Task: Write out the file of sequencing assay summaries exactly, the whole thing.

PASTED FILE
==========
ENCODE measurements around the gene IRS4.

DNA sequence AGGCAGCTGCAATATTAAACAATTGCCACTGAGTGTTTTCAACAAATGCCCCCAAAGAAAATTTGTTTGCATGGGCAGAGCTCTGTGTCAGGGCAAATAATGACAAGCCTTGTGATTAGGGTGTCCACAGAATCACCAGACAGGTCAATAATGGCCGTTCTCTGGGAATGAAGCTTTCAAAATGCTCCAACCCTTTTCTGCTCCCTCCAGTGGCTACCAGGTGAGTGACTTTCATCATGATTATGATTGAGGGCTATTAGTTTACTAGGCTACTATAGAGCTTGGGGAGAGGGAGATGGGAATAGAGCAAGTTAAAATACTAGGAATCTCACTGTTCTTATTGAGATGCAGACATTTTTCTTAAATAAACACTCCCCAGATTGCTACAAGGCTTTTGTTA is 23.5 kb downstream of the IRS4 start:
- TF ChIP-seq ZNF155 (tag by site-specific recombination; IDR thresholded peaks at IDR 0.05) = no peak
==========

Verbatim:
ENCODE measurements around the gene IRS4.

DNA sequence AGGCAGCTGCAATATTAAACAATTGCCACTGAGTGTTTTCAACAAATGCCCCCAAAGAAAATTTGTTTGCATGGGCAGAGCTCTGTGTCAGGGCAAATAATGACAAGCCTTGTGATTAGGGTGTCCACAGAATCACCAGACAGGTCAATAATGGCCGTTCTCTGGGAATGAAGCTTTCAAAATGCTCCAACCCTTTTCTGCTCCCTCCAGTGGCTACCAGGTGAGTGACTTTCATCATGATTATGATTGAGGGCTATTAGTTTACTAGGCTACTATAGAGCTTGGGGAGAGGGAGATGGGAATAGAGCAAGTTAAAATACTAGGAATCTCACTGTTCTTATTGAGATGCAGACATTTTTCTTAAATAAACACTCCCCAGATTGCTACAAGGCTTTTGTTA is 23.5 kb downstream of the IRS4 start:
- TF ChIP-seq ZNF155 (tag by site-specific recombination; IDR thresholded peaks at IDR 0.05) = no peak